Wednesday, May 18, 2016

Why I Risked Arrest By Speaking Out (Getting Arrested Part 1 of 2)

Last night I went to jail with Reverend Barber.* Last night I went to jail with Vicki, a member of the Raging Grannies, and Keith, a longtime member of the NAACP who is “sick and tired of being sick and tired.” Last night I went to jail with Rebecca, a rising senior at an HBCU, and Woody, whose recent turn towards activism is inspiring his adolescent daughter. Last night I also went to jail with Maria, Jim, Carol, Ashley, Dale, and Vic.

Last night, along with ten others, I was arrested in a legislative office of the North Carolina General Assembly for exercising my constitutional right and responsibility to “instruct” the legislators of my state in their duties. I instructed them to repeal House Bill 2.

I spoke out because HB2 is unconstitutional and immoral. I spoke out because I believe the North Carolina legislature is unconstitutional and illegitimate; the legislature we have is the result of gerrymandering, of districts illegally drawn along racial lines.

I spoke out because HB2 is about restrooms. It’s about singling out a vulnerable minority, transgender individuals, and bearing false witness against them by accusing them of being a threat to public safety. It falsely accuses transgender persons of being dangerous perverts. This is a dangerous lie.

I spoke out because HB2 is about much more than restrooms. It’s about the rights of women, racial and ethnic minorities, persons with disabilities, and veterans to seek recourse when they encounter discrimination in the workplace. It’s about economic justice for low-wage workers who disproportionately tend to be people of color. It’s about the ability of local governments to choose a higher standard for their own communities: higher standards of acceptance and inclusion, higher standards of economic justice, higher standards of environmental regulations.

I spoke out because there is an ugly history in our nation of using fearmongering along racial and sexual lines as a political tool during election seasons. African-Americans know how these racial and sexual anxieties are used. The Supreme Court may have undone all those anti- same-sex marriage constitutional amendments that appeared on ballots in 2004, 2006, 2008, 2010, and 2012, but it cannot undo all the damage done by extremist politicians who used homophobia to get themselves elected. I spoke out because the transphobia in HB2 is the same thing as Donald Trump calling Mexicans rapists.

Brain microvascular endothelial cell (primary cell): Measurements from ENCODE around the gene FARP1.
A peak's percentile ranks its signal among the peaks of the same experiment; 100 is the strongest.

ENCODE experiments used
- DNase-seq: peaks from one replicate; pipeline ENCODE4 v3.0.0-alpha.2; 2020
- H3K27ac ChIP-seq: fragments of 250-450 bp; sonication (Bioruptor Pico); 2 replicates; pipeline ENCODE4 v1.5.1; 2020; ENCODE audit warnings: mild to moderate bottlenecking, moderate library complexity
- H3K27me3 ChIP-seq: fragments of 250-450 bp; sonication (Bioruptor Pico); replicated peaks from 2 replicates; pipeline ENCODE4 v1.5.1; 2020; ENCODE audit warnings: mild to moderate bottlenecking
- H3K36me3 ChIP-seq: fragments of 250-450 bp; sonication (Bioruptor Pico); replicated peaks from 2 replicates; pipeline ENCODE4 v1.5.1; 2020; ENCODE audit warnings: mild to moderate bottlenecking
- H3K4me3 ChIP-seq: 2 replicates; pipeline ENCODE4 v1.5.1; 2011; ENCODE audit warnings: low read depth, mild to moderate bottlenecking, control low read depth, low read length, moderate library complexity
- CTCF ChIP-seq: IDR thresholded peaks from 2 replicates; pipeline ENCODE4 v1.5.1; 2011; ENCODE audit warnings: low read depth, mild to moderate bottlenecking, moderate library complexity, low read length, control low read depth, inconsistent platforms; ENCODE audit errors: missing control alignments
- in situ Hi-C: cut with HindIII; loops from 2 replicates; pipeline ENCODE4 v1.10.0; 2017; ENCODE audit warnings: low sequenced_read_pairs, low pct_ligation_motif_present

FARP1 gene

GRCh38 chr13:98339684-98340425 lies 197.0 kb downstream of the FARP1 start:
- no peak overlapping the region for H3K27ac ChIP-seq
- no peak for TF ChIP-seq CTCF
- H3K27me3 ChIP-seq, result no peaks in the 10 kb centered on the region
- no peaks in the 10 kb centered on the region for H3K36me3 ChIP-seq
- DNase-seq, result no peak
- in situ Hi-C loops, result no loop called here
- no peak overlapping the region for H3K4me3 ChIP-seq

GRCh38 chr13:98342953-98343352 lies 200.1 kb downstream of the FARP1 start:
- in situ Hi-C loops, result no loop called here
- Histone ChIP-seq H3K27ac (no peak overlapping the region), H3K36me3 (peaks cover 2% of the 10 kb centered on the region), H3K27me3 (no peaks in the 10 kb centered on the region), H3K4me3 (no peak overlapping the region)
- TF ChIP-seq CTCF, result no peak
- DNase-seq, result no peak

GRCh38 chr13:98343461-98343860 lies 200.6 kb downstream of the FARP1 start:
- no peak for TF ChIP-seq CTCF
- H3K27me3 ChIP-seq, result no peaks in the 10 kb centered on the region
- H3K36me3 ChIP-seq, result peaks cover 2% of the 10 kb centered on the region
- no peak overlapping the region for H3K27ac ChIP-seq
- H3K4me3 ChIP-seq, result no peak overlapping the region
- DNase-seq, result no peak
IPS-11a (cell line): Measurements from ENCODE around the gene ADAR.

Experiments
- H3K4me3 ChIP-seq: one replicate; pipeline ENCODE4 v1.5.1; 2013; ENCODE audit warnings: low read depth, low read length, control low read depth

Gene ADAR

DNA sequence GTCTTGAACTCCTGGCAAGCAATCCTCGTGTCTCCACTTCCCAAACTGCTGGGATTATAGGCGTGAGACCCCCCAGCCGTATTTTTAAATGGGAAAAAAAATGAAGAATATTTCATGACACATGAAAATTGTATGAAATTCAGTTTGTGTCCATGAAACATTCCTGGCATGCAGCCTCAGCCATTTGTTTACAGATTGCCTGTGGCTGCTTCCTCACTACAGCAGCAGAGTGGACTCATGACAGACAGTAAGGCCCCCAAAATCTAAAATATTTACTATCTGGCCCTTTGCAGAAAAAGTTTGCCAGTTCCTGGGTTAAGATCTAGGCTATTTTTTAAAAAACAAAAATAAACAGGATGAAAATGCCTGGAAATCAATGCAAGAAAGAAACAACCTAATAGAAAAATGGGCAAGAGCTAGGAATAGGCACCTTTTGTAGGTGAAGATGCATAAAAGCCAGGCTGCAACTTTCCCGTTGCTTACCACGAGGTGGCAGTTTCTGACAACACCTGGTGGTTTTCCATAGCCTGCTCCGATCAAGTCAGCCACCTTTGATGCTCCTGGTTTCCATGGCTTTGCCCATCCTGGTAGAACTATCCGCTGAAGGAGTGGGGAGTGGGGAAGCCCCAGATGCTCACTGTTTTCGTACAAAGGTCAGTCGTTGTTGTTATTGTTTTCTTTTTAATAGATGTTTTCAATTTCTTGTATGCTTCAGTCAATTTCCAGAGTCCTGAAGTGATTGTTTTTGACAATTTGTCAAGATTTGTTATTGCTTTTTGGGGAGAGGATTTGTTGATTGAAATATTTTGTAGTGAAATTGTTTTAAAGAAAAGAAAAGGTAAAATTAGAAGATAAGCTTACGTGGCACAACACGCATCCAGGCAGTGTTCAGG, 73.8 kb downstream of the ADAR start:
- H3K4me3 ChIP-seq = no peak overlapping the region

I spoke out because HB2 is sneaky. It was rushed through in a couple of hours during an “emergency” legislative session. It was passed and signed into law on the sly, without any opportunity for discussion or debate. I spoke out because not one person affected by this law was ever given the opportunity to testify about how this law would effect them.

I spoke out because HB2 is costing our state millions of dollars on top of a loss in reputation that is beyond price. I spoke out because I love the beaches and the mountains, the art and the music, the cities and vacation destinations. I spoke out because economic boycotts against our state are first hurting people in the service industry, the folks working at hotels, bars, restaurants, and entertainment venues. The folks in the service industry are young, are often people of color, and don’t give a shit about which bathroom you use.

I spoke out because big companies – PayPal, Redhat, Bank of America, and many more – have spoken out. I spoke out because every bar, restaurant, coffee shop, and concert venue that I visit is thumbing its nose at the legislature by posting signs on the bathroom doors that say that this law will not be enforced.

I spoke out because non-violent civil disobedience is a proven tactic for drawing attention and scrutiny to unjust and immoral situations.

I spoke out because it was my turn. My North Carolina colleagues – including Robin, Lisa, Deb, Patty, Dick, Maj-Britt, Sasha, and others – have all gone to jail with Reverend Barber. I spoke out because many of my congregants spoke out before me.

I spoke out because I could. As a white, straight, male, cis-gender, able-bodied, economically-secure, educated, English-speaking citizen I have every privilege you could imagine. I spoke out because I am lucky enough to serve a church that is not only cool with me speaking out, but applauds me for doing so. I spoke out because it will be no hassle for me to retain a lawyer, go to court, and abide by whatever comes out of it.

I spoke out because I would want others to fight for me. It’s not enough to say, “There but for the grace of God go I.” We have to make ourselves an instrument of God’s grace.

* "Going to jail with Reverend Barber" is a colloquial term we use for doing civil disobedience at a Moral Monday event.